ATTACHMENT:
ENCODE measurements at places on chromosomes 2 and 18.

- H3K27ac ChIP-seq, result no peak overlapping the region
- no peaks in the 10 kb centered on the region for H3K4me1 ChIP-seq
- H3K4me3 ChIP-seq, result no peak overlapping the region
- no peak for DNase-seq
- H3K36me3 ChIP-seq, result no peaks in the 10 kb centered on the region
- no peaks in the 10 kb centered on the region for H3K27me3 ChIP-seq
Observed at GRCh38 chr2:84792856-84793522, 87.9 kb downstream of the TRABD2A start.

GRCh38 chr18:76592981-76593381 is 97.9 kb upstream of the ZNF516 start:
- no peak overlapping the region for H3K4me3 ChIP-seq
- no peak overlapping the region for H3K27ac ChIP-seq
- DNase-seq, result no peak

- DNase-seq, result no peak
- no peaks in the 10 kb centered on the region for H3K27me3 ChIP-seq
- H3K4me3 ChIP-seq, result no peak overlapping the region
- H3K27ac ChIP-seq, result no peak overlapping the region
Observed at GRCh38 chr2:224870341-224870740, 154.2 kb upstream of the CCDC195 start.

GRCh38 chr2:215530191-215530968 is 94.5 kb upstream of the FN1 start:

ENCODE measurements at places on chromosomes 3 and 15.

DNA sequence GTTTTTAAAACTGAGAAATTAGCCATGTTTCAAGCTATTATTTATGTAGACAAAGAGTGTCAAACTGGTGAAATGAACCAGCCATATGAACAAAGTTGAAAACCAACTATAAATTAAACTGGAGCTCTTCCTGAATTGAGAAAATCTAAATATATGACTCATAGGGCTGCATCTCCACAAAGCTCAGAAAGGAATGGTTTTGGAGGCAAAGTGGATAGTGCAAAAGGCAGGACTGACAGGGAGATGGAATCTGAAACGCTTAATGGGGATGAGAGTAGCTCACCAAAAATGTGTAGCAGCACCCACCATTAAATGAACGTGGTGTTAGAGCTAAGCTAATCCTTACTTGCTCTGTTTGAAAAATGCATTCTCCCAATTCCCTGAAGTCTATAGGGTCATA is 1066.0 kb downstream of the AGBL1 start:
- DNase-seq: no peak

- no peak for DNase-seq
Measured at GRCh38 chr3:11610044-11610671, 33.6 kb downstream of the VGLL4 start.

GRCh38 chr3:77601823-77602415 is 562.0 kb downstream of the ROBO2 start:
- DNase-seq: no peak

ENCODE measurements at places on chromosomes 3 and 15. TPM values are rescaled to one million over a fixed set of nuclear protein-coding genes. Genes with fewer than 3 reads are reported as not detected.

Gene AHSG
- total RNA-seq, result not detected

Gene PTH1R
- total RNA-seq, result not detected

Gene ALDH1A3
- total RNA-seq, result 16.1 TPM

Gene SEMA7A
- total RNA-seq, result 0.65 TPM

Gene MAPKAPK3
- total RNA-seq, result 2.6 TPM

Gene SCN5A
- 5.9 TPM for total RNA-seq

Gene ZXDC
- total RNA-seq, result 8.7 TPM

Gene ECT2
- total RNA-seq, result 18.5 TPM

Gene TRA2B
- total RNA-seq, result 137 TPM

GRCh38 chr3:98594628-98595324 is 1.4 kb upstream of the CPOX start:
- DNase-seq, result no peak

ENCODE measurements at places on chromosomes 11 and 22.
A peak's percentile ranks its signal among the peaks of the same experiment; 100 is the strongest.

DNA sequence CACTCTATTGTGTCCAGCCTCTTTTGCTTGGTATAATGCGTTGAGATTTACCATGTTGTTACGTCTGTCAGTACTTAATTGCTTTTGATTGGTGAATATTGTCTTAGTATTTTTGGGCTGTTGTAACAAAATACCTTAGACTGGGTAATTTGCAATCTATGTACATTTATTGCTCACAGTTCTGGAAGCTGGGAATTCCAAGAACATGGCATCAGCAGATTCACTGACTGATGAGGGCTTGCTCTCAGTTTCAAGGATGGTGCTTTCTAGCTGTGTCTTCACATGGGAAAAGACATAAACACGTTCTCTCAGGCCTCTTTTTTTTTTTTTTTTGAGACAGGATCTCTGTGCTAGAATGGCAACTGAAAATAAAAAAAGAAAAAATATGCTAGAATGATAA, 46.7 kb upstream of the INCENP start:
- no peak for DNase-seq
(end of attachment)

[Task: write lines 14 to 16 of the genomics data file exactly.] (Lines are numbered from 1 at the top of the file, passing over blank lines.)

- no peaks in the 10 kb centered on the region for H3K27me3 ChIP-seq
- H3K4me3 ChIP-seq, result no peak overlapping the region
- H3K27ac ChIP-seq, result no peak overlapping the region